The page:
Error is assigned to that portion of the court's charge which reads: "In this connection you are further instructed that the statute of this state provides that, in actions against any common carrier or railroad to recover damages for personal injuries to an employé, the fact that the employé may have been guilty of contributory negligence shall not bar a recovery, but the damages shall be diminished by the jury in proportion to the amount of negligence attributable to such employé. So, if you find for the plaintiff under instructions given you, and if you believe from the evidence that plaintiff failed to make such observations and keep such lookout for his own safety, while attempting to descend from the car, as an ordinarily prudent person would have done under the same or similar circumstances, and that such failure, if you find he did so fail, directly and proximately helped or contributed to cause the injuries, if any he sustained, then you will find that he was guilty of contributory negligence, and if you so find, and if you find for plaintiff, the amount of damage you would otherwise allow him shall be diminished in proportion to the amount of negligence which from the evidence you may believe attributable to plaintiff. In this connection you are further instructed that, if you believe from the evidence that, while descending from the car in question, the plaintiff, in the manner in which you find from the evidence he did so, exercised such care for his own safety as an ordinarily prudent person would have done under the same or similar circumstances, then in such event the plaintiff would not be guilty of contributory negligence." The criticism of this charge is that it is unconstitutional and void, in that it exempts from responsibility of contributory negligence only such persons as are employés of common carriers by railroad, which classification is arbitrary and unreasonable and violates those provisions of the fourteenth amendment to the Constitution of the United States, which provides against a state depriving any person of property without due process of law; also contrary to the Constitution of this state for the foregoing reasons, and without regard to the nature of the employment, whether hazardous or safe, and attempts to govern and protect all such employés, whether clerks, train operators, or those engaged in any other kind of manual service, whether attended with hazard or not.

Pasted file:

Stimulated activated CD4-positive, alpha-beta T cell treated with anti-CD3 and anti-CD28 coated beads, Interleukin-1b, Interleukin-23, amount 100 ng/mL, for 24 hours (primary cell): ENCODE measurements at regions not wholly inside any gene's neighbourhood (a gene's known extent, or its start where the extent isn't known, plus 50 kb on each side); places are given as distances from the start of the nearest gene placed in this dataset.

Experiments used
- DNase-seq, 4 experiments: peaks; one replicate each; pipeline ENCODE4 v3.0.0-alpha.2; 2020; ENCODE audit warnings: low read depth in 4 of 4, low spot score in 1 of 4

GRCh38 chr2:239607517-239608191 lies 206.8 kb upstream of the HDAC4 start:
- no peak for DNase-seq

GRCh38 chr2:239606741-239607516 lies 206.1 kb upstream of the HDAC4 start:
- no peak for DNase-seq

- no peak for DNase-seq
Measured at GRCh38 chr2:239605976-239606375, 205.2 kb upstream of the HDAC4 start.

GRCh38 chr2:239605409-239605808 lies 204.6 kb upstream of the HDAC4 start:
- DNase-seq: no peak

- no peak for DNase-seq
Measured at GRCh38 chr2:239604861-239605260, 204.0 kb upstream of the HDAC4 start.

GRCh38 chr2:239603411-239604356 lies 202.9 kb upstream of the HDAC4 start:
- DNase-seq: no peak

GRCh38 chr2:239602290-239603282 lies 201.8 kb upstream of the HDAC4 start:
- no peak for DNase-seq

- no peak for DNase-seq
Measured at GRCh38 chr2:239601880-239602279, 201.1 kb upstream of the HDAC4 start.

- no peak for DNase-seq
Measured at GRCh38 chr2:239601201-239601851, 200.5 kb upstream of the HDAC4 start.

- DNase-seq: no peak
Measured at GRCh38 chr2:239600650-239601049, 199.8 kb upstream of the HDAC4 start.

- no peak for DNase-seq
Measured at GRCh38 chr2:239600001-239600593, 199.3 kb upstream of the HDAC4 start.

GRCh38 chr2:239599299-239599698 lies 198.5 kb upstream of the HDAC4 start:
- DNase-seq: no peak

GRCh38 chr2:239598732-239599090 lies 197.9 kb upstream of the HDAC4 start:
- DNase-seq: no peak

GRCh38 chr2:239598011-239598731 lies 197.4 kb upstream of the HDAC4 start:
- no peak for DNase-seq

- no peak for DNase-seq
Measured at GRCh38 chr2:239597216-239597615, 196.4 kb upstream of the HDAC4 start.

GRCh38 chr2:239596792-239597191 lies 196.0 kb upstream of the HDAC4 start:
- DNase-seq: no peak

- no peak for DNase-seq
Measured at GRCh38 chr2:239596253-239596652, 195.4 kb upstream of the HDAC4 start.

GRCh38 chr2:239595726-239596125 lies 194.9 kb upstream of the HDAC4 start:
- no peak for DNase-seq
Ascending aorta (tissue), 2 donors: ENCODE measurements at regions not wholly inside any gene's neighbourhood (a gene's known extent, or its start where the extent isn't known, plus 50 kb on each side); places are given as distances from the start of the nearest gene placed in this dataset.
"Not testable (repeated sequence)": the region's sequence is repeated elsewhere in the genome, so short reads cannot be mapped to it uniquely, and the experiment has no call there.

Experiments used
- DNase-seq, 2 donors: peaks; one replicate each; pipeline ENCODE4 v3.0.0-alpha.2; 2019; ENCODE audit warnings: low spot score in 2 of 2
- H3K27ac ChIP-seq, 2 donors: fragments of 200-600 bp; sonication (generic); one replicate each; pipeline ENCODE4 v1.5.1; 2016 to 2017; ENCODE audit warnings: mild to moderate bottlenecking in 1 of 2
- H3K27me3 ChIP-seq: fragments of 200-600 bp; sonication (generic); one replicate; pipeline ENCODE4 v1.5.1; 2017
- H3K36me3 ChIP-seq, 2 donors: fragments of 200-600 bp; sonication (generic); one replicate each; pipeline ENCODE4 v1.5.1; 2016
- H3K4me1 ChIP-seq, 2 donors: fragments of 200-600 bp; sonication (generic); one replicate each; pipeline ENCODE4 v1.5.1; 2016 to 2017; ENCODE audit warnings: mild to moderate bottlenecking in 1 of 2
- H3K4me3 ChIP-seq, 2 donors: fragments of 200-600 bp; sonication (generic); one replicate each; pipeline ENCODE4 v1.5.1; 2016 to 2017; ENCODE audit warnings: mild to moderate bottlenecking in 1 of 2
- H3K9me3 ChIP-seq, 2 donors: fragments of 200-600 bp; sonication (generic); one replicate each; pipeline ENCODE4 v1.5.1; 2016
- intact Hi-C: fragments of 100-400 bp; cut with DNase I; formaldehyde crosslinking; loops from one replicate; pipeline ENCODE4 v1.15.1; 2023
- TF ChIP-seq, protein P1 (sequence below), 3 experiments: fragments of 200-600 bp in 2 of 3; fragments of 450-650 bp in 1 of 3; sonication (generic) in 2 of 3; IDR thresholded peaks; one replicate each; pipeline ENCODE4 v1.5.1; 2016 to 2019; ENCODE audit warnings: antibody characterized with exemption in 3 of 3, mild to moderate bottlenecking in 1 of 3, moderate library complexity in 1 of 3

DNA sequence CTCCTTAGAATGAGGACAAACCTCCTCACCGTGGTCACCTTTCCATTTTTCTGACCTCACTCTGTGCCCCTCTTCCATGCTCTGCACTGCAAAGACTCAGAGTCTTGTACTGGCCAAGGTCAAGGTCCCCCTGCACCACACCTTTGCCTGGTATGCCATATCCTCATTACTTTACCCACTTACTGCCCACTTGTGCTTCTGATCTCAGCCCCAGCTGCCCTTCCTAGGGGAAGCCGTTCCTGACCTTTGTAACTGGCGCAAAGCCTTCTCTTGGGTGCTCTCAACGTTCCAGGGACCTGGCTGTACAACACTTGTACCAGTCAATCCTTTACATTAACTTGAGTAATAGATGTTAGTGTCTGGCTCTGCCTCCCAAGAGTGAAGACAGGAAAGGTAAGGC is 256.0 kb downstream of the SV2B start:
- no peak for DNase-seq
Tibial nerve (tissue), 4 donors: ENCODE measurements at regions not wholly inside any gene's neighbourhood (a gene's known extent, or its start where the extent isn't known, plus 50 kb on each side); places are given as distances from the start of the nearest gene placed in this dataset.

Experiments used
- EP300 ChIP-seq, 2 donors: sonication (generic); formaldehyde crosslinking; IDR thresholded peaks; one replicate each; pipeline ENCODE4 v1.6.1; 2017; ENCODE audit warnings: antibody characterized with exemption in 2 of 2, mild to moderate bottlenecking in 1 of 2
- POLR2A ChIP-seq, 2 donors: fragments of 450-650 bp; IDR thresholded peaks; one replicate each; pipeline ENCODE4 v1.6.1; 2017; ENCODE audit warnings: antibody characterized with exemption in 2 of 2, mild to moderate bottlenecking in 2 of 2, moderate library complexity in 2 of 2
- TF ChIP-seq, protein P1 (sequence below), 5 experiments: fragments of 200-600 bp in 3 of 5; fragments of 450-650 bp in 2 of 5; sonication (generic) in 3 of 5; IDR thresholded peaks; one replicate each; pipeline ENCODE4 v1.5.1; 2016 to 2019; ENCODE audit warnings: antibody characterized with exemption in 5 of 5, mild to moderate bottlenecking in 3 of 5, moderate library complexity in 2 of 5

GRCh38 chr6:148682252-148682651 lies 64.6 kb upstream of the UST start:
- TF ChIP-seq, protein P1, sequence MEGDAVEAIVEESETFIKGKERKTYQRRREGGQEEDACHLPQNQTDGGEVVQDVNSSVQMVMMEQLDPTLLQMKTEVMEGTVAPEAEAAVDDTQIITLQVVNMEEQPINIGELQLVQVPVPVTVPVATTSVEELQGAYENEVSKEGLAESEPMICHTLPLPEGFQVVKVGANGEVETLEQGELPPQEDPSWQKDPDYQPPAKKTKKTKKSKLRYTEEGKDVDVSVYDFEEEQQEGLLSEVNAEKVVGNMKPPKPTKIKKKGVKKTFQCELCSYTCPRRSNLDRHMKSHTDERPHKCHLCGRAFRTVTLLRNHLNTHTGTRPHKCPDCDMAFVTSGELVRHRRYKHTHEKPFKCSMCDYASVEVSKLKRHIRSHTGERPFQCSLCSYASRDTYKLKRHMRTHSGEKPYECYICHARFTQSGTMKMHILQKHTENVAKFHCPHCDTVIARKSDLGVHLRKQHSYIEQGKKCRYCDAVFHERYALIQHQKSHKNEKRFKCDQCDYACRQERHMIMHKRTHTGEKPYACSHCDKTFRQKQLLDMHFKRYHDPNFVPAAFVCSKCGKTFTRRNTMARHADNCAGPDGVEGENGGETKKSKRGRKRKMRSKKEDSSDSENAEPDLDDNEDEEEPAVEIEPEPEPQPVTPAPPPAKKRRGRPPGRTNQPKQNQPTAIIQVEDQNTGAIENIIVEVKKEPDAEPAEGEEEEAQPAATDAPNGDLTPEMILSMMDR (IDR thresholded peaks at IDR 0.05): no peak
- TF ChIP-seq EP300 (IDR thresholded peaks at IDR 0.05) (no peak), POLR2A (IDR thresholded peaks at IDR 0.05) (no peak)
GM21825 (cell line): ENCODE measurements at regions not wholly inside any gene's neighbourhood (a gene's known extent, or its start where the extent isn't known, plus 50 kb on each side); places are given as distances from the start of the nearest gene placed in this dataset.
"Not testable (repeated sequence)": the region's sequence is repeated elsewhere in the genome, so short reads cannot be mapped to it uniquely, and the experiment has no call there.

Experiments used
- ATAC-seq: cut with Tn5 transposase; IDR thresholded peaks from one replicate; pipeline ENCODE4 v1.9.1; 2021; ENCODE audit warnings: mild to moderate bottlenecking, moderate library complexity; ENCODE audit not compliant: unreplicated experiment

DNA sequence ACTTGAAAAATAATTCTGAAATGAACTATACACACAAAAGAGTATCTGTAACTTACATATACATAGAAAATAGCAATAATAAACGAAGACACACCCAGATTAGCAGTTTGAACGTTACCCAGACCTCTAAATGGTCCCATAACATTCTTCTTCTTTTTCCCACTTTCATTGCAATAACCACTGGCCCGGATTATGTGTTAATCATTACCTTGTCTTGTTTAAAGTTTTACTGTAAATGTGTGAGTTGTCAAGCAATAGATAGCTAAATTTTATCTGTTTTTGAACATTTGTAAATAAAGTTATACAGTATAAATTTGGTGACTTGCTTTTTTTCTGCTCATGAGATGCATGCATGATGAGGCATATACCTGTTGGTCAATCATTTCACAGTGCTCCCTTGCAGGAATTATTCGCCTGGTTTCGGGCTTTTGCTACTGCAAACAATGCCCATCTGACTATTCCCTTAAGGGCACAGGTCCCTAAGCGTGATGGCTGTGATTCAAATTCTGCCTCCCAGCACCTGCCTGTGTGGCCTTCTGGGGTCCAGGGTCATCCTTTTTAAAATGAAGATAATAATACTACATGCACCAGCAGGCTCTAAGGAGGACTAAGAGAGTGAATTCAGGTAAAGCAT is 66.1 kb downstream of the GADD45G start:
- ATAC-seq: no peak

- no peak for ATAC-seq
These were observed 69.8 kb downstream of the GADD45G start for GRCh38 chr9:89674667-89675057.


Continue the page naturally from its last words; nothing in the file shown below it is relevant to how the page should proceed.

The court, in the foregoing charge, followed the act of the Legislature passed in 1909 (see Acts 31st Leg. p. 279). The act relates to railroad employés, and the question raised is: Is it such class legislation as is denounced by either the Constitution of the United States or of Texas? The act of the Legislature applies only to employés of railroads, and when an act embraces all of a specified class in a particular character of business, such act does not fall under the ban of class legislation inhibited by the Constitution. Campbell v. Cook,86 Tex. 630, 26 S.W. 486, 40 Am. St. Rep. 878. This principle is recognized as applying to railroads by the United States Supreme Court, in the case of Railway v. Ellis, 165 U.S. 157, 17 S. Ct. 258, 41 L. Ed. 666, wherein it is *Page 821 said: "That such corporations may be classified for some purposes is unquestioned. The business in which they are engaged is of a peculiar nature and the Legislature, in the exercise of its police powers, may justly require many things to be done by them in order to secure life and property." Legislation changing the common law of liability of railroad companies for acts of fellow servants in their employ has been held constitutional (Railway v. Turnipseed, 219 U.S. 35, 31 S. Ct. 136, 55 L. Ed. ___), and we can see no difference in principle in such legislation and the act here under consideration. So we conclude the assignment is not well taken